Although the error cannot be excused, it is somewhat salvaged by the beauty of the remaining poems in this section. ‘Black Straw’ opens with the following stanza: “on the other side of the earth stars hive / in the celery pines         here the sun / is a liquid deletion of space / a melting of the present moment.” This is an absolutely exquisite stanza with unique metaphor — the sun as a “liquid deletion of space” and as a “melting of the present moment” — and incredible rhythm.

Even with a few errors, All Our Wonder Unavenged still won the Governor General’s award. These sermons disguised as poems have a depth and beauty which raises them above the ordinary. Domanski has learned well from the former Jesuit Tim Lilburn whom Domanski cites as one of his influences. With the launch of these two books, we have been fortunate to watch Domanski’s poetry evolve and he gain in confidence so that he is able to fully express his poetic voice.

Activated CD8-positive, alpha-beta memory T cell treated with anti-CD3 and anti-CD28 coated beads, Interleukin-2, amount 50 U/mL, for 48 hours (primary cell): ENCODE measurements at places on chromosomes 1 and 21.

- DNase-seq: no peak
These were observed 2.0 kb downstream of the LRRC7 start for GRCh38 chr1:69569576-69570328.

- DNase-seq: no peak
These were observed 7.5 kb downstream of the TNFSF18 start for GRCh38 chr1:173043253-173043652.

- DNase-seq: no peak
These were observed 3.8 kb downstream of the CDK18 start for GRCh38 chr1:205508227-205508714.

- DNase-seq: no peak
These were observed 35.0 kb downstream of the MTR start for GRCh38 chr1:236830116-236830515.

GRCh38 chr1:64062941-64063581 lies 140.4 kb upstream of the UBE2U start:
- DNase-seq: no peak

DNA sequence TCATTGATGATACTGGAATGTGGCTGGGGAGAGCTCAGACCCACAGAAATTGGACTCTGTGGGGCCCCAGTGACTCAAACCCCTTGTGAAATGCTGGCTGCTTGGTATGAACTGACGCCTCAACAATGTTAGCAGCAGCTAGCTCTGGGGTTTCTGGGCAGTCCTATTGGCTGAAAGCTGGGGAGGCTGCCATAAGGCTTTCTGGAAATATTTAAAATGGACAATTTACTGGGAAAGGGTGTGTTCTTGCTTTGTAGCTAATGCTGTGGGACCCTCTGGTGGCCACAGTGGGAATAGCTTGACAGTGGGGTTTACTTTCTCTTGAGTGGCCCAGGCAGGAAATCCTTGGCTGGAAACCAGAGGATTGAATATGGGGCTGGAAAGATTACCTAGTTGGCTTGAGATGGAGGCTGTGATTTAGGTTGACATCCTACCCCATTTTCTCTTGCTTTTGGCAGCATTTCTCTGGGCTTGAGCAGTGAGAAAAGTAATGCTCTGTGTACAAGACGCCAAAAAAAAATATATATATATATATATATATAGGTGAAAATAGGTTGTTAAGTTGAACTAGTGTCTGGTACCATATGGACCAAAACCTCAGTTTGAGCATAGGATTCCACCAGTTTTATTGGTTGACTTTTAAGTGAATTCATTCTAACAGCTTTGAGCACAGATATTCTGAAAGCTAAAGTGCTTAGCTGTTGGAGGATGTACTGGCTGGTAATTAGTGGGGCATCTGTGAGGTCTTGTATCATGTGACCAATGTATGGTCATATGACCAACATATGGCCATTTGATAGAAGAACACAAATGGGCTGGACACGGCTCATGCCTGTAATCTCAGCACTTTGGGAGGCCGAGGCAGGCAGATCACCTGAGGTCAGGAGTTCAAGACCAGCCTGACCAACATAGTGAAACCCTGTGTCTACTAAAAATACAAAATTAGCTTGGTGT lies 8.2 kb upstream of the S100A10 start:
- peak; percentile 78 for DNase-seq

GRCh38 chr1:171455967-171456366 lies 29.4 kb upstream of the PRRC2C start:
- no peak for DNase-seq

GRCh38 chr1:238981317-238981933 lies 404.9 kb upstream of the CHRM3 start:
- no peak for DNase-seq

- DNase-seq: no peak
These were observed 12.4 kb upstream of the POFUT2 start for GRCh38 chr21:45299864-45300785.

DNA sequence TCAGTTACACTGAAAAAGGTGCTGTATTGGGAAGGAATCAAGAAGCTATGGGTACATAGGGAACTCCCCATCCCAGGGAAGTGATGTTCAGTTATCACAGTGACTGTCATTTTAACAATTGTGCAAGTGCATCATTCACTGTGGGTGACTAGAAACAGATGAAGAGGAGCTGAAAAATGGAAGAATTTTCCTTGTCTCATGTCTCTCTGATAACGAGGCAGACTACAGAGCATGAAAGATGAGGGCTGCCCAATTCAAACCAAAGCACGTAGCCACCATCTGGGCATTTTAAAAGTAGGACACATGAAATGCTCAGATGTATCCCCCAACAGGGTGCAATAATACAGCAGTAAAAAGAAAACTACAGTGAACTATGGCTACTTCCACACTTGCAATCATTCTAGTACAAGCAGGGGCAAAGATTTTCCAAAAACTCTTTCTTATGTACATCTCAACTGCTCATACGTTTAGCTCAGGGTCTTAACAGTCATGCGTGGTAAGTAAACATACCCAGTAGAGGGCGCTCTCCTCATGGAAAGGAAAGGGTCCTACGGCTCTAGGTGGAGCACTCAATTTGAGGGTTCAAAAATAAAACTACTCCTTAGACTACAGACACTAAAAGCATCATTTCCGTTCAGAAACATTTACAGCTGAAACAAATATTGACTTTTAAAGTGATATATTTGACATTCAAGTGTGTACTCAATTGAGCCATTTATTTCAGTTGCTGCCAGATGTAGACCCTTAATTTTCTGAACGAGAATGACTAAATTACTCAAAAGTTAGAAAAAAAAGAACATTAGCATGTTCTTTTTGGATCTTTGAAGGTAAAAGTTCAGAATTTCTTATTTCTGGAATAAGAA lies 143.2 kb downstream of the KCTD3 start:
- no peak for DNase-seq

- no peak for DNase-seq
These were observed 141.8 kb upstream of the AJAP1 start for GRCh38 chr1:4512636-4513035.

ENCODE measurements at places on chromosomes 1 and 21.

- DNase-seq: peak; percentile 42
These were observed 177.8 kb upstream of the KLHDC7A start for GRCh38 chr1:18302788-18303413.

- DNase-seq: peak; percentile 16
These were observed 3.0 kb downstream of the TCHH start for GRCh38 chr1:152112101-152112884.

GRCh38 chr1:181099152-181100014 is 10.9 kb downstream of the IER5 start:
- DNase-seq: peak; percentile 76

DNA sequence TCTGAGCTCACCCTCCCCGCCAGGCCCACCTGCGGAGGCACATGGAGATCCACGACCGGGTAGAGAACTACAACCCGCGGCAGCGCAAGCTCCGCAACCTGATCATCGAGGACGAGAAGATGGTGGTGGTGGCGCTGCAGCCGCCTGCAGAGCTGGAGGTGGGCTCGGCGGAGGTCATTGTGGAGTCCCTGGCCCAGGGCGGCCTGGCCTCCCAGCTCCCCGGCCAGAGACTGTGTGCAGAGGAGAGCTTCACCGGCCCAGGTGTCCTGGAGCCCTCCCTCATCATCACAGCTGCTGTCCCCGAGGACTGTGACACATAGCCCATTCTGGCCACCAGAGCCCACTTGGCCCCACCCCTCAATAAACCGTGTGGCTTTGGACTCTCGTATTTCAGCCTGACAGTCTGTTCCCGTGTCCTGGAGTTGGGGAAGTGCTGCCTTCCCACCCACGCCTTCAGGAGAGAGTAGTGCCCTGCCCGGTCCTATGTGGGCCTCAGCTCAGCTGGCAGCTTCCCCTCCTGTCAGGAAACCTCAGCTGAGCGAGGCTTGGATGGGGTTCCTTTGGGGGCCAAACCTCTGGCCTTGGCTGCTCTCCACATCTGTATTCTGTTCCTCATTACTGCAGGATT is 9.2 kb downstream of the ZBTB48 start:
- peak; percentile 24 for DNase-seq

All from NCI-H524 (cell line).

Author: Alex Boyd

Alex Boyd is the author of two books of poems: Making Bones Walk and The Least Important Man. He also writes essays, reviews and fiction.